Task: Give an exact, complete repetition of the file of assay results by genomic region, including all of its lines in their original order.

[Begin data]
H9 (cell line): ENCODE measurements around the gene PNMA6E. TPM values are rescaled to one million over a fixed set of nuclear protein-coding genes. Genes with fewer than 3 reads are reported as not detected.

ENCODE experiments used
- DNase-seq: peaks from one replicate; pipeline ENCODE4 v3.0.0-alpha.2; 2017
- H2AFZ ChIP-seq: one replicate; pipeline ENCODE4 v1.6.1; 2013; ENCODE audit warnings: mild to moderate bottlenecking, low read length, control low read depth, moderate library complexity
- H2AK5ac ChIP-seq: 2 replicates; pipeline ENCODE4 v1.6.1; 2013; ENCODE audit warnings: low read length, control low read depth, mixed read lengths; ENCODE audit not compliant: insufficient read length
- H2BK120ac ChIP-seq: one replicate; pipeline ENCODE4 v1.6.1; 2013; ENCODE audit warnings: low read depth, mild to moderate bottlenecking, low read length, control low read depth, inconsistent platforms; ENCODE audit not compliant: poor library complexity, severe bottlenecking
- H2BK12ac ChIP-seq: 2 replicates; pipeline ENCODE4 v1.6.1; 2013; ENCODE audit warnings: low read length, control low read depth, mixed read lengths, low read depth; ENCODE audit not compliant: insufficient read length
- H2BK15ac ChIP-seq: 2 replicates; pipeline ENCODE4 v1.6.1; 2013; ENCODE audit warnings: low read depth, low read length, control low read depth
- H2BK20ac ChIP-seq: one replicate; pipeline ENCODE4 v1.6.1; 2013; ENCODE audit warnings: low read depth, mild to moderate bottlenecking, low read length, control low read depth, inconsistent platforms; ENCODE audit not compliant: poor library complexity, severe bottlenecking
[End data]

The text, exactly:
H9 (cell line): ENCODE measurements around the gene PNMA6E. TPM values are rescaled to one million over a fixed set of nuclear protein-coding genes. Genes with fewer than 3 reads are reported as not detected.

ENCODE experiments used
- DNase-seq: peaks from one replicate; pipeline ENCODE4 v3.0.0-alpha.2; 2017
- H2AFZ ChIP-seq: one replicate; pipeline ENCODE4 v1.6.1; 2013; ENCODE audit warnings: mild to moderate bottlenecking, low read length, control low read depth, moderate library complexity
- H2AK5ac ChIP-seq: 2 replicates; pipeline ENCODE4 v1.6.1; 2013; ENCODE audit warnings: low read length, control low read depth, mixed read lengths; ENCODE audit not compliant: insufficient read length
- H2BK120ac ChIP-seq: one replicate; pipeline ENCODE4 v1.6.1; 2013; ENCODE audit warnings: low read depth, mild to moderate bottlenecking, low read length, control low read depth, inconsistent platforms; ENCODE audit not compliant: poor library complexity, severe bottlenecking
- H2BK12ac ChIP-seq: 2 replicates; pipeline ENCODE4 v1.6.1; 2013; ENCODE audit warnings: low read length, control low read depth, mixed read lengths, low read depth; ENCODE audit not compliant: insufficient read length
- H2BK15ac ChIP-seq: 2 replicates; pipeline ENCODE4 v1.6.1; 2013; ENCODE audit warnings: low read depth, low read length, control low read depth
- H2BK20ac ChIP-seq: one replicate; pipeline ENCODE4 v1.6.1; 2013; ENCODE audit warnings: low read depth, mild to moderate bottlenecking, low read length, control low read depth, inconsistent platforms; ENCODE audit not compliant: poor library complexity, severe bottlenecking